Who is the Buddha in Three refuges?

Exploring Theravāda's connections to other paths - what can we learn from other traditions, religions and philosophies?
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Dhammanando
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Re: Who is the Buddha in Three refuges?

Post by Dhammanando » Sat Jun 13, 2015 1:41 am

samseva wrote:In the 'Ṭīkā to the Mahāsatipaṭṭhāna Sutta' (page 9 and at the end of the third paragraph), it is written:
[...] Therefore, the consummate refuge meant in the traditional formula is of supramundane nature—lokuttara, world-transcending.

Thus the first refuge is not the Recluse Gotama, but the Buddha as the personification of world-transcending Enlightenment. In the Vīmaṃsaka Sutta it is said of the noble disciple: “He believes in the Enlightenment of the Exalted One” (MN 47).

The Dhamma of the second refuge is not the faint, fragmentary, or even distorted picture of the doctrine as mirrored in the mind of an unliberated worldling. It is the supramundane path and its consummation in Nibbāna. The commentator underlines the supramundane nature of the second refuge by saying that the Dhamma, as an object of learning, is included in the refuge only in so far as it is a formulation of the consummate knowledge acquired on the path to liberation.

The Sangha of the third refuge is not the all-inclusive congregation of monks, having all the weaknesses of its single members and sharing in the shortcomings attached to any human institution. It is rather the Order of noble disciples who are united by the invisible tie of common attainment to the four stages of liberation. In other words, it too is of supramundane nature: the assurance of possible progress to the world-transcending heights of a mind made holy and pure.
I'm a little mystified as to Nyanaponika's source. The ṭīkā to the Mahāsatipaṭṭhāna Sutta doesn't contain any passage like this, nor does it read like anything that any ṭīkā author would say. I mean a clunky phrase like sharing in the shortcomings attached to any human institution is very modern-sounding and it's hard to imagine any Pali commentator ever using it.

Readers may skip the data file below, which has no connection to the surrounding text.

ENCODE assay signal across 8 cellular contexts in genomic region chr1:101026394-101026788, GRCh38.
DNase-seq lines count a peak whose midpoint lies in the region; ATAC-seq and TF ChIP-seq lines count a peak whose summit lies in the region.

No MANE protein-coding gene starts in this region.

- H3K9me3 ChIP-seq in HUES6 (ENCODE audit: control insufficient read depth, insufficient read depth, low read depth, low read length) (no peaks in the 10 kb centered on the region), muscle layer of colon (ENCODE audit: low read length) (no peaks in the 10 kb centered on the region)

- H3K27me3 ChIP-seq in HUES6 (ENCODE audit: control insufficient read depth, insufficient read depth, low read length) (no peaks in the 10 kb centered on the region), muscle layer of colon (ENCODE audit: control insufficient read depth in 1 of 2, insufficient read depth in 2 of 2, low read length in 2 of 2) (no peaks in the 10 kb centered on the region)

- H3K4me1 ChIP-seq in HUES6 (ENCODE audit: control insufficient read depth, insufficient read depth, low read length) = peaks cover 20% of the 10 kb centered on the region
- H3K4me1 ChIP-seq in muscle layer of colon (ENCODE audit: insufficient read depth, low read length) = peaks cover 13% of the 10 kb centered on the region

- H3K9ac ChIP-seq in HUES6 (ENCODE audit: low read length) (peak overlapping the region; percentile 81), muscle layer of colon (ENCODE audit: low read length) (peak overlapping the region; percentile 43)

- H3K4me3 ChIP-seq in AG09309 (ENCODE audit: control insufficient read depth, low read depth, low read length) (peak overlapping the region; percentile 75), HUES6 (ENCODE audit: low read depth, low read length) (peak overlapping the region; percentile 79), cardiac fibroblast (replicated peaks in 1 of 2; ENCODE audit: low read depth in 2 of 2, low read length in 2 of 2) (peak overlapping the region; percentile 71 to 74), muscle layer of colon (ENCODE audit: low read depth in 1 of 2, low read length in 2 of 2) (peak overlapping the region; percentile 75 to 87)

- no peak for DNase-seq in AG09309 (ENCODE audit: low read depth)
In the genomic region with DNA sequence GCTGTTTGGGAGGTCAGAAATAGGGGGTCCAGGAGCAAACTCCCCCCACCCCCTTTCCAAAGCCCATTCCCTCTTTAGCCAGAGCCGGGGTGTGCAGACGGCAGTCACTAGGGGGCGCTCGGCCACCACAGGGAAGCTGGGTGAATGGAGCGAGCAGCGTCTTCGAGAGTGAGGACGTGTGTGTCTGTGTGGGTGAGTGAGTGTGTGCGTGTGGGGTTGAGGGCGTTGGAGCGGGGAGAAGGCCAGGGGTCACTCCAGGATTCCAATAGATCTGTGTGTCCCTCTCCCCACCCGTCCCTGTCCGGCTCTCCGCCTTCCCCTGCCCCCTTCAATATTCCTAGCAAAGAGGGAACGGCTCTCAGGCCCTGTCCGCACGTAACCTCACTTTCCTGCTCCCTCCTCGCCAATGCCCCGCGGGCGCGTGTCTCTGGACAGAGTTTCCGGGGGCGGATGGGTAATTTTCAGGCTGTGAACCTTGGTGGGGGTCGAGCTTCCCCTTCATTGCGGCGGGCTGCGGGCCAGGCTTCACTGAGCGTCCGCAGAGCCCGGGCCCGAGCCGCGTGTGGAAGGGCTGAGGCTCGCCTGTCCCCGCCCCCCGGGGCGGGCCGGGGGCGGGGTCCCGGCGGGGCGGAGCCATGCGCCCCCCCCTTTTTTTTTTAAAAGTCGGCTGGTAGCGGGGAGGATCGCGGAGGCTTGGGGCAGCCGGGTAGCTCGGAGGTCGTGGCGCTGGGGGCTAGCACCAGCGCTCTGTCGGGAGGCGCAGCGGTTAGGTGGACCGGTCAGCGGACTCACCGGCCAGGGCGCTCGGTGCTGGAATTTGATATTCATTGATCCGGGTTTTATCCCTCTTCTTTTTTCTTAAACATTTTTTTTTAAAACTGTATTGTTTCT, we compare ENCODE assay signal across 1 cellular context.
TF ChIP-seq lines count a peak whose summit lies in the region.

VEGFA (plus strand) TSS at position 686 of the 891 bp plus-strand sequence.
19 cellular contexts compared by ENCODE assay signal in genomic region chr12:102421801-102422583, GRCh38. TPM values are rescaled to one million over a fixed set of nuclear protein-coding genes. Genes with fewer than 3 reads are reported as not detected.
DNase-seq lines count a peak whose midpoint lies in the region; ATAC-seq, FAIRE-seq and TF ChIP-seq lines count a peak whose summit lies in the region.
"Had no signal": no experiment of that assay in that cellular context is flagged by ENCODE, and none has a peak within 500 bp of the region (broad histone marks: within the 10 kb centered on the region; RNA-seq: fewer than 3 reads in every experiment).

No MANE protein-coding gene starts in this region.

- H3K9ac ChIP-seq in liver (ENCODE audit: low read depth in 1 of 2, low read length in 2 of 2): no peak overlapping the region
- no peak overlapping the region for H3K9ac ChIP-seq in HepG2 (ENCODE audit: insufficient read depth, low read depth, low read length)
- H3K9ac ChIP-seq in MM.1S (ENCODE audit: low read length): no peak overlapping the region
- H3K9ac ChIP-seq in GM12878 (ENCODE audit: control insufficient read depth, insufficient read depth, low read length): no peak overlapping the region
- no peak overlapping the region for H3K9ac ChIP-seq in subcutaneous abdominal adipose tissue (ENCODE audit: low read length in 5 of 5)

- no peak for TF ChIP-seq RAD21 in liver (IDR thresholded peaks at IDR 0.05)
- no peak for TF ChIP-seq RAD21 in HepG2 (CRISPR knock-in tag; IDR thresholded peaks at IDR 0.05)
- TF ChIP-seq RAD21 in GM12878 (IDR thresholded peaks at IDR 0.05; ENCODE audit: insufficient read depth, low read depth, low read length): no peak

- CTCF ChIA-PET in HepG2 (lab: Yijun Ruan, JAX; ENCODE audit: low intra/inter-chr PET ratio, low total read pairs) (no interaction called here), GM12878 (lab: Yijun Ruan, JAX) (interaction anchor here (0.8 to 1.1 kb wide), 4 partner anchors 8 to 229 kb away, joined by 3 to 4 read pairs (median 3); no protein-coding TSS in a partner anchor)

Overall it reads more like the sort of thing Nyanaponika himself was wont to say when indulging in one of his German romanticist flights of fancy. Perhaps the venerable was just giving an impressionistic summary of the thoughts that came into his mind after reading the said ṭīkā.

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samseva
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Re: Who is the Buddha in Three refuges?

Post by samseva » Sat Jun 13, 2015 2:49 am

Dhammanando wrote:I'm a little mystified as to Nyanaponika's source. The ṭīkā to the Mahāsatipaṭṭhāna Sutta doesn't contain any passage like this, nor does it read like anything that any ṭīkā author would say. I mean a clunky phrase like sharing in the shortcomings attached to any human institution is very modern-sounding and it's hard to imagine any Pali commentator ever using it.

Overall it reads more like the sort of thing Nyanaponika himself was wont to say when indulging in one of his German romanticist flights of fancy. Perhaps the venerable was just giving an impressionistic summary of the thoughts that came into his mind after reading the said ṭīkā.